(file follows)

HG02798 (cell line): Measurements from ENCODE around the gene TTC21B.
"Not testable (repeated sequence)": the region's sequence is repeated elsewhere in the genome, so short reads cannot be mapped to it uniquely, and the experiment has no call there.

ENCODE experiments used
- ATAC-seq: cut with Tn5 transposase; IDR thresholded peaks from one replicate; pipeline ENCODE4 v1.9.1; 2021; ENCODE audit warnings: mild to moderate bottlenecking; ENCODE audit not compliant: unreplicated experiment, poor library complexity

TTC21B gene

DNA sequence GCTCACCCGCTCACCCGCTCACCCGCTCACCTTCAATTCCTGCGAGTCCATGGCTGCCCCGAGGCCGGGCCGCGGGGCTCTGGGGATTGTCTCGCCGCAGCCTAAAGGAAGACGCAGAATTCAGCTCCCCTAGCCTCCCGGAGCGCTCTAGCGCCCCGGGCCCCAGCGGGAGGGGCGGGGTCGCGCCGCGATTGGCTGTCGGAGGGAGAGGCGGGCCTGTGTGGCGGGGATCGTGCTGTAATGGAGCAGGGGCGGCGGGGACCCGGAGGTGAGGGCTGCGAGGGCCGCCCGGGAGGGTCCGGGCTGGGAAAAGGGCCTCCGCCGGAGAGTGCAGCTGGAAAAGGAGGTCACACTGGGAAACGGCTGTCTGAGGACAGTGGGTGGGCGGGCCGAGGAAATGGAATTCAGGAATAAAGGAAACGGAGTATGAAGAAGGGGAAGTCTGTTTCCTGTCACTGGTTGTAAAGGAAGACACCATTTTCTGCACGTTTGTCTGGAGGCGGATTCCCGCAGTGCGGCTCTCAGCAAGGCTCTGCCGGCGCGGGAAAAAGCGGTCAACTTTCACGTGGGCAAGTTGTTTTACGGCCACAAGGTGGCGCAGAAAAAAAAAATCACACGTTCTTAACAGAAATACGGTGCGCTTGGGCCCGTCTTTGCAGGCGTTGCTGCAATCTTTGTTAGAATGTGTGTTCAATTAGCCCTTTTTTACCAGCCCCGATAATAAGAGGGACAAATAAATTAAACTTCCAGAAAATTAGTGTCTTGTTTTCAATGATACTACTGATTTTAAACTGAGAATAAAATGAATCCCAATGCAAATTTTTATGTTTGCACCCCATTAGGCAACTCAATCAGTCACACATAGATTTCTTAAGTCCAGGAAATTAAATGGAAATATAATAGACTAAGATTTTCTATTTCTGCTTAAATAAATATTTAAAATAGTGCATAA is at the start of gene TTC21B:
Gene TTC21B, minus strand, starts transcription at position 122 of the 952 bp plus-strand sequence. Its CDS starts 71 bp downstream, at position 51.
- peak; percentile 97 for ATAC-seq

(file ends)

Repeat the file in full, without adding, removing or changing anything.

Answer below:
HG02798 (cell line): Measurements from ENCODE around the gene TTC21B.
"Not testable (repeated sequence)": the region's sequence is repeated elsewhere in the genome, so short reads cannot be mapped to it uniquely, and the experiment has no call there.

ENCODE experiments used
- ATAC-seq: cut with Tn5 transposase; IDR thresholded peaks from one replicate; pipeline ENCODE4 v1.9.1; 2021; ENCODE audit warnings: mild to moderate bottlenecking; ENCODE audit not compliant: unreplicated experiment, poor library complexity

TTC21B gene

DNA sequence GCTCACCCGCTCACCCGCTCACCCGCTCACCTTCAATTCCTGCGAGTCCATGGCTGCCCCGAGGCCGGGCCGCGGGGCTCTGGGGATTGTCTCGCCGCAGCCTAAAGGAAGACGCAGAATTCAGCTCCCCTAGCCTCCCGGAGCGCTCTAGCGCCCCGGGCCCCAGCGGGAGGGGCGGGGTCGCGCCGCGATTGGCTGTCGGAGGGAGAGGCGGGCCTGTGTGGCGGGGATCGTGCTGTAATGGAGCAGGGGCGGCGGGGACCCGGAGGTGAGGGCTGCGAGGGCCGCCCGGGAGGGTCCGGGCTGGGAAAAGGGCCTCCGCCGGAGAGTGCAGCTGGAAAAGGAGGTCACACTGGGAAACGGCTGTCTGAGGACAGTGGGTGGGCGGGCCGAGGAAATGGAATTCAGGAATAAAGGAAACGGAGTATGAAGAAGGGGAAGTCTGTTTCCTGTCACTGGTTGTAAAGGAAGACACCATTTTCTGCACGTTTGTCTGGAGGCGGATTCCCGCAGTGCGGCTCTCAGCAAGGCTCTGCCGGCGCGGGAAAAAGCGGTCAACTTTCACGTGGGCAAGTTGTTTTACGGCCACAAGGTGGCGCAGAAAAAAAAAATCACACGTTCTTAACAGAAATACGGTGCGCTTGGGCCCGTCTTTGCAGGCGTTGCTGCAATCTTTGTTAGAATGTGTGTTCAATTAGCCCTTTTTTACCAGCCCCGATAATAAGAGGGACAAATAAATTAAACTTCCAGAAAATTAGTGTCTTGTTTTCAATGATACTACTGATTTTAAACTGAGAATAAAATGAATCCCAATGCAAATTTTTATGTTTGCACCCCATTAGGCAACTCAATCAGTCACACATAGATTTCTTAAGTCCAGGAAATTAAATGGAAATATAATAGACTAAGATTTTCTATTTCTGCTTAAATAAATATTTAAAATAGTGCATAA is at the start of gene TTC21B:
Gene TTC21B, minus strand, starts transcription at position 122 of the 952 bp plus-strand sequence. Its CDS starts 71 bp downstream, at position 51.
- peak; percentile 97 for ATAC-seq